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School of the Biological Sciences

Neuroscience, Psychology and Behaviour are three pillars of research that allow us to address questions on how the nervous system works, the changes that drive psychological and neurological disorders, and understand how and why animals and humans interact with the world around them. The Neuroscience, Psychology and Behaviour Research Theme brings together more than 80 interdisciplinary scientists studying all aspects of the nervous system and behaviour, from the biology of individual nerve cells through to the function of the brain and nervous system including vision, hearing, cognition, pain, memory, addiction, and social and group behaviours. Grouping neuroscientists, experimental and social psychologists and behaviourists from a range of research backgrounds provides a unique opportunity to push the boundaries in these fields to understand how the nervous system is structurally and functionally interlinked with the living body and the wider world.

Recent Discoveries

Scientists find that the impact of social media on wellbeing varies across adolescence

Girls and boys might be more vulnerable to the negative effects of social media use at different times during their adolescence, say an international team of scientists.

A team of interdisciplinary researchers, including Professor Sarah-Jayne Blakemore (Psychology) show that, in UK data, girls experience a negative link between social media use and life satisfaction when they are 11-13 years old and boys when they are 14-15 years old. Increased social media use again predicts lower life satisfaction at age 19 years. At other times the link was not statistically significant. Read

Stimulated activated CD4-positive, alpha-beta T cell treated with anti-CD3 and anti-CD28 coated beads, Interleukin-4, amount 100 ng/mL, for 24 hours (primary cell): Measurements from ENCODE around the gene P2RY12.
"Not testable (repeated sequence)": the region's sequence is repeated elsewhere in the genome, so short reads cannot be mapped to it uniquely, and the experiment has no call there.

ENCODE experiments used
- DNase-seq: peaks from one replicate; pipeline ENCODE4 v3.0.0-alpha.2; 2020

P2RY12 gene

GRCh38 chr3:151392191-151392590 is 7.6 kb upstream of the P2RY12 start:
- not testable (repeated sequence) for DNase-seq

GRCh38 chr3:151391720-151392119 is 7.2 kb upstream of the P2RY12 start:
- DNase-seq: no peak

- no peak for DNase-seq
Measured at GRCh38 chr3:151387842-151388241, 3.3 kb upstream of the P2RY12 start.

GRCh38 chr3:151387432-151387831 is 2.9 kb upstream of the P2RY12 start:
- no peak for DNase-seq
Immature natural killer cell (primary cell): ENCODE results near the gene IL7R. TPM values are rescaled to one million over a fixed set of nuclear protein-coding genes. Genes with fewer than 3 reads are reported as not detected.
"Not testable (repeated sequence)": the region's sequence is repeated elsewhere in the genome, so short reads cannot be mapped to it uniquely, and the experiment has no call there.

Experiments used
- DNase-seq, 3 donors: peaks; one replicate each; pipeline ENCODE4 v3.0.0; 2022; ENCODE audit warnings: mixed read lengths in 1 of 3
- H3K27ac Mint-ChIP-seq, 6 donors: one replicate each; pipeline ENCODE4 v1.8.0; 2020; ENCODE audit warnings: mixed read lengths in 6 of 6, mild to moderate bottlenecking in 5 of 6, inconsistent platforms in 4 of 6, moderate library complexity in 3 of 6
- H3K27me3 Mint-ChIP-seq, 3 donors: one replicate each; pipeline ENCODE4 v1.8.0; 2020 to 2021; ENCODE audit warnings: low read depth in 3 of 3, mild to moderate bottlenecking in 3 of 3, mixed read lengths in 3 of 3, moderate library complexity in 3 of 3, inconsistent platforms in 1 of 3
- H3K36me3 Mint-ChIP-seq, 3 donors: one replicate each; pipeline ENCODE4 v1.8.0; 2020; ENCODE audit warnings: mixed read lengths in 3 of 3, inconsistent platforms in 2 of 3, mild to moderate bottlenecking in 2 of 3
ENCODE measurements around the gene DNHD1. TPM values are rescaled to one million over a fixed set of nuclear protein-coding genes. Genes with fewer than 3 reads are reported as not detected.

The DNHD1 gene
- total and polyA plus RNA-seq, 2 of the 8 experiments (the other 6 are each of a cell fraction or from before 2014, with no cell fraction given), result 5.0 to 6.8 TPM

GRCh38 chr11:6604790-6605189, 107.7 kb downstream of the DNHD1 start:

‘Pre-bunk’ tactics reduce public susceptibility to COVID-19 conspiracies and falsehoods, study finds

Latest research on digital interventions suggests that exposing people to a “microdose” of techniques used by misinformation merchants helps “inoculate” them against fake news about the pandemic.

An online game designed to fight conspiracies about COVID-19 boosts people’s confidence in detecting misinformation by increasing their ability to perceive its “manipulativeness”. The game Go Viral! was developed by the University's Social Decision-Making Lab (led by Theme member Prof Sander van der Linden) in partnership with the UK Cabinet Office and media agency DROG. Read



Wider Impact

Influencing policy and legislation on diverse family forms

Advances in reproductive technologies and changing social attitudes are resulting in diverse family forms; lesbian mother families, gay father families, single mothers by choice, and families created by sperm donation, egg donation, embryo donation and surrogacy.

Susan Golombok has pioneered research on diverse family forms, challenging commonly held assumptions about these families as well as widely held theories of child development. Her work has shown that children from these families experience high quality parenting and show low levels of emotional and behavioural problems. Read



CANTAB: a tool to detect early Alzheimer’s disease

Alzheimer’s disease and related dementias are not only devastating to those affected but are also widely recognised to provide major caregiver and economic burden.

The Cambridge Neuropsychological Test Automated Battery (CANTAB) underpinned by research at the University of Cambridge was invented to bridge a translational gap between basic neuroscience and classical neuropsychological assessment. CANTAB revolutionises the detection of cognitive impairment in routine clinical care by replacing traditional paper-and-pencil-based cognitive testing with a computerised ‘objective’ mode of measurement. Read

Theme Leads

Hannah Clarke

Physiology, Development and Neuroscience

Rebecca Lawson


Amy Milton


Ewan St. John Smith


Learn More

Members of the School can find out more about the Research Themes on the School Information Hub.

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